Have you been tempted by those 24-packs of organic eggs at Costco or the like but have hesitated, fearing your ability to use them all before they go bad? Don't hesitate! If you can score a great deal on fresh eggs (or better yet, get them from a friend with an excess of eggs from their home flock), don't pass it up. Use what you need, and then freeze what you can't use in the short term.
Yes, you can freeze eggs! Here's how.
Break each egg into a bowl, and then gently with a fork or whisk mix the yoke and white together, taking care not to whip the egg -- you don't want to incorporate air. If you'd like, you can strain the eggs through a sieve for a more uniform consistency, but I don't bother. Once you have all of your eggs blended, pour them into a freezer safe container. If using a jar, allow 1/2 inch headspace between the top of the eggs and the bottom of the lid to allow for expansion.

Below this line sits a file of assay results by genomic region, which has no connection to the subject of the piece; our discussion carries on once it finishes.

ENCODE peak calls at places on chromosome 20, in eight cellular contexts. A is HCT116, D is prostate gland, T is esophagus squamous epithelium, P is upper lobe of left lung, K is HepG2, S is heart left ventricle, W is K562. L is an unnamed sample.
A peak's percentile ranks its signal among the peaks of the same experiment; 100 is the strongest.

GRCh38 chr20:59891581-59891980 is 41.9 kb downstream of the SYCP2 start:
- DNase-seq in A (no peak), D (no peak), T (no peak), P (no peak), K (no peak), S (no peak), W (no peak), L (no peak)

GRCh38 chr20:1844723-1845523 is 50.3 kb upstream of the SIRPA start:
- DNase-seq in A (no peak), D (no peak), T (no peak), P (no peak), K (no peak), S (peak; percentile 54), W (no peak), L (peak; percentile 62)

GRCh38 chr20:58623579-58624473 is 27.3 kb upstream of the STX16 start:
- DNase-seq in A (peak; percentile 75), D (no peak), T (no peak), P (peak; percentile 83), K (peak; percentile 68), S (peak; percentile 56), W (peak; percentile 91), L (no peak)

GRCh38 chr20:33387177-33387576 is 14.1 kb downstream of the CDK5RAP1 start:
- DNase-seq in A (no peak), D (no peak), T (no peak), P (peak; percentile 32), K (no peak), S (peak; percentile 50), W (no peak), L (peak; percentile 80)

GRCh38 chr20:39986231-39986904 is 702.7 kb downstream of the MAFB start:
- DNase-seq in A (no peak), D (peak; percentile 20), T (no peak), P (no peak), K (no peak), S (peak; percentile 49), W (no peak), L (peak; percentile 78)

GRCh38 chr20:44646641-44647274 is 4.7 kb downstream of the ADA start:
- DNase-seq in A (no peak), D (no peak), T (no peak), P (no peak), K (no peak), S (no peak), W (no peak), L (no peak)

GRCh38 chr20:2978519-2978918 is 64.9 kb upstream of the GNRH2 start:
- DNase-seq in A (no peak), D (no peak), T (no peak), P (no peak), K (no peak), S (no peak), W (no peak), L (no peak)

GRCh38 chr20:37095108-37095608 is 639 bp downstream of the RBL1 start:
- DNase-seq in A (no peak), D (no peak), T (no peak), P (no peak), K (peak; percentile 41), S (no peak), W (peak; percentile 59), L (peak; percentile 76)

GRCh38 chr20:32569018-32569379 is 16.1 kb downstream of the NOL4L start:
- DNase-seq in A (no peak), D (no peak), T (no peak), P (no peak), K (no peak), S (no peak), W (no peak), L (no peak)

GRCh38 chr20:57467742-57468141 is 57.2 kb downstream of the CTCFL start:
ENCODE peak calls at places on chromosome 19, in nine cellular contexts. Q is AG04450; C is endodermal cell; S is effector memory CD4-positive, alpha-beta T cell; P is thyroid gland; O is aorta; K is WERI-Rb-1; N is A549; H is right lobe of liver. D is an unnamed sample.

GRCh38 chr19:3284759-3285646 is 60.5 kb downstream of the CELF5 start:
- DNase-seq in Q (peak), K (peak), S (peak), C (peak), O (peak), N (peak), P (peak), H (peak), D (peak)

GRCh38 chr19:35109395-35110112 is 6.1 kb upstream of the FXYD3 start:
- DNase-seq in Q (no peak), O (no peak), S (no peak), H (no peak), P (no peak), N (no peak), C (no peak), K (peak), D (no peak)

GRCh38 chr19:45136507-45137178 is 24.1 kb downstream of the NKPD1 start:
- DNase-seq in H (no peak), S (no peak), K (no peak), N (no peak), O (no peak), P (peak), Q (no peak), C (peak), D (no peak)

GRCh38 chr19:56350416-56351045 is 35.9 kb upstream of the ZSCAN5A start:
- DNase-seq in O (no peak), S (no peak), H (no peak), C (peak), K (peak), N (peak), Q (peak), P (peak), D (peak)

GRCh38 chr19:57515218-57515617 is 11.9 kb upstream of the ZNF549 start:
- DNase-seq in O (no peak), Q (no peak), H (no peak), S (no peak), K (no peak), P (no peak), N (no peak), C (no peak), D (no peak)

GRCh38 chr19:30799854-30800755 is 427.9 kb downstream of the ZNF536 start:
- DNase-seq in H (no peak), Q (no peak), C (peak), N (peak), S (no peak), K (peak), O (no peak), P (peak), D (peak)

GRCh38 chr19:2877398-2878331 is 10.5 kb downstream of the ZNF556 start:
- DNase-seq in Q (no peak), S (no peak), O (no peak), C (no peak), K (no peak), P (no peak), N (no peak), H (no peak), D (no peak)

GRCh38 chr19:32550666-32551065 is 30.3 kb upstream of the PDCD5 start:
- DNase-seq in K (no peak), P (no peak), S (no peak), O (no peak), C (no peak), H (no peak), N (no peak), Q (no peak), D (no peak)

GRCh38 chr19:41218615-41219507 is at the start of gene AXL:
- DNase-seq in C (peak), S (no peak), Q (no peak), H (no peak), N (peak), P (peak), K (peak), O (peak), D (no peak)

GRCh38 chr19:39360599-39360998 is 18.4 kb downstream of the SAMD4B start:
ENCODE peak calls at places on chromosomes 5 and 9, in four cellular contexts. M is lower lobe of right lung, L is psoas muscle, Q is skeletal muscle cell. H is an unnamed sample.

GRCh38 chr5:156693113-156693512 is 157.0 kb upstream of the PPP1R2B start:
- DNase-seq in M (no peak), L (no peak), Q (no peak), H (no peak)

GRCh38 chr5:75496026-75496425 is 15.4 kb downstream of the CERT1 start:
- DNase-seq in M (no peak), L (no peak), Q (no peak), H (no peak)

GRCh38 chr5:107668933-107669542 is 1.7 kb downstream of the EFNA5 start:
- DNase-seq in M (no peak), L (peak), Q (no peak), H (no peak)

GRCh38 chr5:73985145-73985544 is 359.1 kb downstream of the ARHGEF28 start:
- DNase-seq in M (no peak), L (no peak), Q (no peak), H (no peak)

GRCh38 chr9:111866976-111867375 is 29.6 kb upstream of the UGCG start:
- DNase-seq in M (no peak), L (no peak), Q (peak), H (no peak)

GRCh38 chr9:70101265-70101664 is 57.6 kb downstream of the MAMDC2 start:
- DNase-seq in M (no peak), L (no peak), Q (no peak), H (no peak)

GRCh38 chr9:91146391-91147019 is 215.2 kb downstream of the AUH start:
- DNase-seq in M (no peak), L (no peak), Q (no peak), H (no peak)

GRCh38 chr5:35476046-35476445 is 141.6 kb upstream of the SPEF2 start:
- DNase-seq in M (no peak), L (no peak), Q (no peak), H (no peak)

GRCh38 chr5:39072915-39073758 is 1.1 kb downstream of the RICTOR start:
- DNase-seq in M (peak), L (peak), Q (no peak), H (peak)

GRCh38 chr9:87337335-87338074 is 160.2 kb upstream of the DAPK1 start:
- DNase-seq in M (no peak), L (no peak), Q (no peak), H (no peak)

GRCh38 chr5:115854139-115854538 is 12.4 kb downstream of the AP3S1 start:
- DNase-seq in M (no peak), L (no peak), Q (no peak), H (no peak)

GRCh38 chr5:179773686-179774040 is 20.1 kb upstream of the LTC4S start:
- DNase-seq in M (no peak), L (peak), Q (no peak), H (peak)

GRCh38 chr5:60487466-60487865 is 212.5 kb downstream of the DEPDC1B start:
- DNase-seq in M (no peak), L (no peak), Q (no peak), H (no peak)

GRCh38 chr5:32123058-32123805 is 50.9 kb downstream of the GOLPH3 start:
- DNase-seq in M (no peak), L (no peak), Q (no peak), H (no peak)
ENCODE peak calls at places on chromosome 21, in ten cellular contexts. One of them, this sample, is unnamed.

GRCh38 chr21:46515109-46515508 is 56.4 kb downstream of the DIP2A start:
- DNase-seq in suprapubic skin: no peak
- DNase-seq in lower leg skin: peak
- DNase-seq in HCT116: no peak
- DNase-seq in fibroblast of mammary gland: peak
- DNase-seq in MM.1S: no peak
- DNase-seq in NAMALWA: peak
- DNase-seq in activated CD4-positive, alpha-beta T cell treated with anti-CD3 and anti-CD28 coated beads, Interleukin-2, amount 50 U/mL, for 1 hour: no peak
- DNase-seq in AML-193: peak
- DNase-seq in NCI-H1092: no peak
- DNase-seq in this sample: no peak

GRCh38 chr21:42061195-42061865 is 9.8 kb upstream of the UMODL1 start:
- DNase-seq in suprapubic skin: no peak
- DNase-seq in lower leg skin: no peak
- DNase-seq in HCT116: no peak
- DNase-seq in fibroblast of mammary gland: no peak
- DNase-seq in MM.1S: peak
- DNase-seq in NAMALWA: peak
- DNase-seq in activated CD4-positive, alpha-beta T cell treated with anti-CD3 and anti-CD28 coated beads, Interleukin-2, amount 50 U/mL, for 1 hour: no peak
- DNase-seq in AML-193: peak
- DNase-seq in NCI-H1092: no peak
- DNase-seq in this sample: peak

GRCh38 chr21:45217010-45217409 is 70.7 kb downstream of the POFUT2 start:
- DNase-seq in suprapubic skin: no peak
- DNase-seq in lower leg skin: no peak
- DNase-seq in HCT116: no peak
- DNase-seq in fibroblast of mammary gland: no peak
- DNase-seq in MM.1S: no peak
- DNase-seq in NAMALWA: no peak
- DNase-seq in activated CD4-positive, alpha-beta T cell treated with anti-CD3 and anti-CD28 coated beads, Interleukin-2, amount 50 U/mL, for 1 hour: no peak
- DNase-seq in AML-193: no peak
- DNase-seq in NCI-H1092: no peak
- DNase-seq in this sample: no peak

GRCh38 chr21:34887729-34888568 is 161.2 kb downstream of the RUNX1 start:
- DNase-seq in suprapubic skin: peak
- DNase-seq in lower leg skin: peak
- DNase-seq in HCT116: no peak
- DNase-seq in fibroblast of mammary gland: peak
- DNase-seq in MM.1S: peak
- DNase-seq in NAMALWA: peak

I use something a little easier than jars: a jumbo sized ice cube tray. Each well holds 2 eggs, a good portion size for baking or for measuring out for making frittatas, quiches, and such. The tray is made from flexible silicone, so once the eggs are frozen they can be easily popped right out. You can also use regular sized ice cube trays; each well will hold one egg. Making individual portions is very convenient: no having to defrost an entire jar and measure out eggs by the spoonful.
Once the eggs are frozen, remove them from the tray and put the egg cubes into a vacuum seal bag or a ziplock bag (from which as much air as possible has been removed) and then put the bag into the freezer for storage. You can then remove however many cubes you need for baking and cooking. Easy peasy!
To help prevent graininess of the yolks, you can add 1.5 tbsp. of sugar OR 1.5 tbsp. of corn syrup OR 1/2 tsp of salt per cup of whole eggs. The yolks and whites can also be frozen separately; simply follow the same process (egg whites alone do not need added sugar or salt).